Market Commentary: Renewed Optimism

NewEdge Wealth Market Thoughts ben Emons
January 12, 2023


Markets awaited with excitement for the December US CPI report. The number came exactly in line with expectations and the market took it as another piece of evidence that inflation is slowing down. Yet, there is a change of sentiment about what slowing inflation means for the economy. 

Since October, the speculation about the Chinese economy reopening has driven investors to Chinese and Asian equity markets in anticipation of China’s pent-up demand for commodities, foreign products, and services. 

An indicator of China’s demand for commodities is producer inflation. For all of 2022, China’s PPI has been negative, or in deflation, but it has begun to reverse as domestic activity picked up after the lockdowns ended. Conversely, the US CPI and PPI are heading lower as the economy is slowing, attributed to the Federal Reserve’s rate hikes. 

Within China, however, the rebounding PPI is having a “reflationary effect” on global markets, while the country’s stock and bond markets are recovering. It has become a catalyst for investors to change their views about recession, monetary policy, and corporate earnings. The reopening of the second-largest economy could have a material impact on the global economy and change expectations for inflation and interest rates. 



As US inflation moderates, helped by lower energy and gas prices, and while growth is remaining firm, thanks to improving exports and resilient personal consumption, real growth in the US has continued to surprise to the upside, as seen in the GDPNow forecast for 4Q22 now over 4%. China’s reopening could have the dual impact of boosting global growth (further helping US exports), while potentially reigniting energy-related inflation as its demand for fuel bounces back.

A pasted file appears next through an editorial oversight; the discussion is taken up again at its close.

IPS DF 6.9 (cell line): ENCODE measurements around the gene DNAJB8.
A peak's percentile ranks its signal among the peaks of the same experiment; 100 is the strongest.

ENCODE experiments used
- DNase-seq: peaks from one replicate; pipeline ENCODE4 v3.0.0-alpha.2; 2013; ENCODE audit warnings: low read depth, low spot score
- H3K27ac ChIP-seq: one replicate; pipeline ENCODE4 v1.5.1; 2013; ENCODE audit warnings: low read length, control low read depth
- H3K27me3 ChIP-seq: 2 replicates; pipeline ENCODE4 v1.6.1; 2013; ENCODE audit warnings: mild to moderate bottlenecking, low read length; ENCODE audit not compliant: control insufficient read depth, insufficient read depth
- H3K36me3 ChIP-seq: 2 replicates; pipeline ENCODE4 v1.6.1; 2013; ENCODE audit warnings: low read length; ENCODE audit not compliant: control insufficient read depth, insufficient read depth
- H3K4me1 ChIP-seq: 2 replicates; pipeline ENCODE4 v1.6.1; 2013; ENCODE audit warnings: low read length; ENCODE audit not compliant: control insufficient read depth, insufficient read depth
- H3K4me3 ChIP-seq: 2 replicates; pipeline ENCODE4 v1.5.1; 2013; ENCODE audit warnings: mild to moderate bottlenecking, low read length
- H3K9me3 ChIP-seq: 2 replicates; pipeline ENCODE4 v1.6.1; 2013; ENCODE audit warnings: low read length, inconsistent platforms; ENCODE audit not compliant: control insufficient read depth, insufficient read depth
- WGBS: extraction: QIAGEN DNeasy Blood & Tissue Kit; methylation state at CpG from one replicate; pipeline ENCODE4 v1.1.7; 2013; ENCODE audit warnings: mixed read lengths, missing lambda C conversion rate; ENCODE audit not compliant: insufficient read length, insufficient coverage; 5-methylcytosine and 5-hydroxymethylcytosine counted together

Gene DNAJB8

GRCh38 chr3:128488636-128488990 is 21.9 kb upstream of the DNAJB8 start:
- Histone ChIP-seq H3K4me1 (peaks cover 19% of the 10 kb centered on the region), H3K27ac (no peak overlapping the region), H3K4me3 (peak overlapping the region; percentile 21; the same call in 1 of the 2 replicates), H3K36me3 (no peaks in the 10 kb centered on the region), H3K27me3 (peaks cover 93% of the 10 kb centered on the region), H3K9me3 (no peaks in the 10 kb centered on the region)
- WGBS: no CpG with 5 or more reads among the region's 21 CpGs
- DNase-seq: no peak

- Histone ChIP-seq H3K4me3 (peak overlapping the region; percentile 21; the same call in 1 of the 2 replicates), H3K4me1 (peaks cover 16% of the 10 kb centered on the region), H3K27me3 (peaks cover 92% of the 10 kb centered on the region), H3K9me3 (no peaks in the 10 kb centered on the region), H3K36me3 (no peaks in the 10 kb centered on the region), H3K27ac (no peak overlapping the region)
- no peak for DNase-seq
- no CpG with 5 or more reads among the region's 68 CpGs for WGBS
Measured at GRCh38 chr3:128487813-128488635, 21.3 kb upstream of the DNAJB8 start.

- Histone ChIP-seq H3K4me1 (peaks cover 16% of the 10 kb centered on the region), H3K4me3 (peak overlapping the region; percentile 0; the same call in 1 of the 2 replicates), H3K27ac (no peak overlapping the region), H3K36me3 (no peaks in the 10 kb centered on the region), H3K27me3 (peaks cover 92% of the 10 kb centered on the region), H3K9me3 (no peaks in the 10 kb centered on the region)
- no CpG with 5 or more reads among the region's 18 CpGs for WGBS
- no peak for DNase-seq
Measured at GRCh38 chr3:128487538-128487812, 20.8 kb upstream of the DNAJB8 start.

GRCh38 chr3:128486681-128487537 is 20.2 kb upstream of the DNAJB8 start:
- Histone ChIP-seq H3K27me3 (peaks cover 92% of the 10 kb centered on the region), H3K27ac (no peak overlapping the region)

So, as Jeff Gundlach says to listen to the bond market and not the Fed, we’d say listen to the economy.  And the economy is saying growth could continue to surprise to the upside.

The reopening of China is coming through the metals sector, with the S&P 500 sub-index for Steel & Copper index having outperformed by 38% since late October. Other sectors like real estate, furnishing, retail, and airlines have shown positive returns supported by lower yields and lower energy prices. 



The markets are on a potential change of course if the China reopening gains momentum. Since the start of the year, US stocks that trade at low multiples, and companies that have a direct link to the Chinese economy, are benefiting from renewed investor optimism. This includes steel companies and airlines with international flights to China. 

Meanwhile, expectations for interest rate increases by the Federal Reserve have been moderating recession fears. Further softening in oil and gas prices has pushed expectations for the Consumer Price Index to a two-year low, with the Cleveland Fed CPI Nowcast — a real-time forecast of December inflation — currently at 6.5%. 

Some of the other beneficiaries of a benign inflation picture have been US investment-grade credit and High Yield, which has performed surprisingly despite concerns about a recession hitting earnings. More specifically, banks and insurance companies’ bonds have delivered a 3.5% return year-to-date, which could become a support for bank stocks that are trading at a 15% discount to the S&P 500 as they go into 4Q22 earnings season with low expectations for results.

There have not been all winners, however. Some sectors like emerging market bonds, materials, healthcare, energy, utilities, and Bio-Tech stocks are up modestly. A softer US CPI and PPI and a recovery of China PPI may also drive investor capital into these lagging sectors. If interest rates continue to fall, it could spur rebound rallies in profitless Tech (such as ARKK innovation is already up 7% YTD). 

All in all, many of the areas that performed the worst in 2022 are rebounding the most in 2023, while 2022’s relative winners have become laggards in the first trading days of this year.



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